P814: Going indie: One man’s journey into writing and publishing his own textbook

Author: R. Mark Matthews, Durham Tech, USA

Co-Author:

Date: 8/6/14

Time: 4:20 PM4:40 PM

Room: ASH 2302

Related Symposium: S23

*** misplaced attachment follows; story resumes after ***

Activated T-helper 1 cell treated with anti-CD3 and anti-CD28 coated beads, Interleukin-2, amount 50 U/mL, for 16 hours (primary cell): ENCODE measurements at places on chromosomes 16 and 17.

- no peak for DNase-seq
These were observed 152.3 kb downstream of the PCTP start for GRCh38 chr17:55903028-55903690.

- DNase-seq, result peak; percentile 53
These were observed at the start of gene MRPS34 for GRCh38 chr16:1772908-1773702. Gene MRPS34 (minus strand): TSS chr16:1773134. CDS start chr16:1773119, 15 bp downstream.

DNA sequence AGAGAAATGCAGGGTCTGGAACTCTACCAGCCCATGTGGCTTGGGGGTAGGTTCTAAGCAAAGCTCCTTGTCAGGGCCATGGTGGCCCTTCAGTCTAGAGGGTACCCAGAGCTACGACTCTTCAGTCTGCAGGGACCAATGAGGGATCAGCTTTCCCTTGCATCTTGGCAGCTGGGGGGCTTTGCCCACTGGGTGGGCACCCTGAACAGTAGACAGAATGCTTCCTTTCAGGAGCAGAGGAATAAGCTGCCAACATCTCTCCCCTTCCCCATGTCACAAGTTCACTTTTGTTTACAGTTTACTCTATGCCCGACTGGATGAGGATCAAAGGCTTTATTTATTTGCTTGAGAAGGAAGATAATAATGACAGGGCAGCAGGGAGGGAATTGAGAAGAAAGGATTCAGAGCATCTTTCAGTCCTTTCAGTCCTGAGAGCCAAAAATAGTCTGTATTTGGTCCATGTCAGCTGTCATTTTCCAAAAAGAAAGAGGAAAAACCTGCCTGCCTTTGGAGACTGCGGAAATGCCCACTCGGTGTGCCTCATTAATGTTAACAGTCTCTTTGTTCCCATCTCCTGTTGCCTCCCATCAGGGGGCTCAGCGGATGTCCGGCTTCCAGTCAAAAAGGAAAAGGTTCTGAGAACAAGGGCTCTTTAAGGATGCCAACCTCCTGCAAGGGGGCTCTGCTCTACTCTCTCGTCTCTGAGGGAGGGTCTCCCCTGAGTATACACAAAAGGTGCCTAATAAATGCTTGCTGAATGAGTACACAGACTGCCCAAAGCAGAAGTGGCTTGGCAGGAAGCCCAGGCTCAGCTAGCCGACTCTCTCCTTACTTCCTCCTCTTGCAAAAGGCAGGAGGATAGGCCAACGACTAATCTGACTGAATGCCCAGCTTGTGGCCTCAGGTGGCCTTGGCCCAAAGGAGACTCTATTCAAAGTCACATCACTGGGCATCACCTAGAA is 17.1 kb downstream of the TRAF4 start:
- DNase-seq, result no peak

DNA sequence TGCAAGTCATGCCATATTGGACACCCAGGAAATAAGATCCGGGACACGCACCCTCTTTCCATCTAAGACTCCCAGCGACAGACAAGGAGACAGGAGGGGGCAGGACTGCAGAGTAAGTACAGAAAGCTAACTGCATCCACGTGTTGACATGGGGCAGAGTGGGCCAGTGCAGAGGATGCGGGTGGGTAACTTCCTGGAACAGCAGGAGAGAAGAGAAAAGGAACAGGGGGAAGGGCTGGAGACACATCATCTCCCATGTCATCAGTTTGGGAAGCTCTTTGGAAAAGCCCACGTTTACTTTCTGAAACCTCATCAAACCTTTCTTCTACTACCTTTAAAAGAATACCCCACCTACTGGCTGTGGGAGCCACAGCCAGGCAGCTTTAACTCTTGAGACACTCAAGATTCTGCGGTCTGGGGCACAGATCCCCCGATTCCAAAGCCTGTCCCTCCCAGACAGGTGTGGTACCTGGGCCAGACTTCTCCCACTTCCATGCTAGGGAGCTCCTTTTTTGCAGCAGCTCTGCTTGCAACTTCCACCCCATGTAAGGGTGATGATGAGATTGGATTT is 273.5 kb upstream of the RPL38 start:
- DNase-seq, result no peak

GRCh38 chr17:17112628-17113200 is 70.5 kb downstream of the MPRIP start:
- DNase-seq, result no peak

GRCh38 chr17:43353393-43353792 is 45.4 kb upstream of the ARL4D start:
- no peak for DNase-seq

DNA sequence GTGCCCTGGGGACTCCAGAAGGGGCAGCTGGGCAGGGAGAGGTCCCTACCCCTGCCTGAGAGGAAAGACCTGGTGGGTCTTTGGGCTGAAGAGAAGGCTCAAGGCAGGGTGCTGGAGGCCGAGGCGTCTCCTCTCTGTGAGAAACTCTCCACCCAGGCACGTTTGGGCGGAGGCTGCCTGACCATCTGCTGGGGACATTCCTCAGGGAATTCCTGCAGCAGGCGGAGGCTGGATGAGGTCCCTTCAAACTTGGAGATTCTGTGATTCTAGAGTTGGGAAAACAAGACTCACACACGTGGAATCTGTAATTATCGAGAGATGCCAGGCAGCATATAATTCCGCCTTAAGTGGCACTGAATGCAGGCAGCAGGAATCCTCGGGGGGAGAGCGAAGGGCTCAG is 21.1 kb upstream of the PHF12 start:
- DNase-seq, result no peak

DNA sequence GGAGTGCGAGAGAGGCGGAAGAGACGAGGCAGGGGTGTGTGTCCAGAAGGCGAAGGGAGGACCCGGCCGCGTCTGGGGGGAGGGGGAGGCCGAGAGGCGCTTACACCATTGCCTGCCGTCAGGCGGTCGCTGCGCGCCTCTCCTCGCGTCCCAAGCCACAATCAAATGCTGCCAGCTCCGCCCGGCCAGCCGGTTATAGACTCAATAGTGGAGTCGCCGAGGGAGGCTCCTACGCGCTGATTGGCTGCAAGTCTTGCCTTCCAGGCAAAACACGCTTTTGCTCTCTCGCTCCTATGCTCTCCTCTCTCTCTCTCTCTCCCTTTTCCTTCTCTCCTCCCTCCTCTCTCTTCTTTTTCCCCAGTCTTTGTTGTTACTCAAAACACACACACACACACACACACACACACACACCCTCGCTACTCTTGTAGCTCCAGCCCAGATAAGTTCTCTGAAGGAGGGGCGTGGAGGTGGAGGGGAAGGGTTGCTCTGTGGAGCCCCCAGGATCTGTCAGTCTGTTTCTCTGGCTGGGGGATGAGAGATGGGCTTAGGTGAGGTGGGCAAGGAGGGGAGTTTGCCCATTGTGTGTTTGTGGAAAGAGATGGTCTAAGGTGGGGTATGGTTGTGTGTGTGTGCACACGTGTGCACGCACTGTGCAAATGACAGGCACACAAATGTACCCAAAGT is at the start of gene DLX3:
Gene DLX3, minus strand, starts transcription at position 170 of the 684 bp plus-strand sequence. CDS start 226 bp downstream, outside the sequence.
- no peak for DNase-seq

For my two-semester general chemistry course, I’ve recently abandoned the standard practice of adopting a major-publisher’s textbook in favor of using my own, self-published work. The book takes a novel approach on two fronts: it’s written and designed in a way that encourages it be read just like any other book, while also eschewing many of the tropes of traditional chemistry textbooks. Figures, graphs and tables are embedded within the text itself, usually without labels or captions, in an attempt to keep the “narrative flow” going. Similarly, sample calculations are presented in a step-by-step fashion to mimic how I would guide a student through a problem if I were doing it in person. The end result is one where my course textbook is no longer just a supplement to my lecture, but a written record of my lectures themselves. It also gives my first-year students – and anyone else who may be interested – an affordably priced textbook. And since it was written almost entirely in Microsoft Word and published with the assistance of Lulu Press, Inc. (lulu.com), the upfront costs to publication were very low, meaning anyone interested in following suit will find that the primary barrier to entry is committing the time required to see the project to completion. During my presentation, I’ll briefly describe my experiences and lessons learned from the writing and publishing process, as well the initial reactions from both myself and my students during its first year of implementation.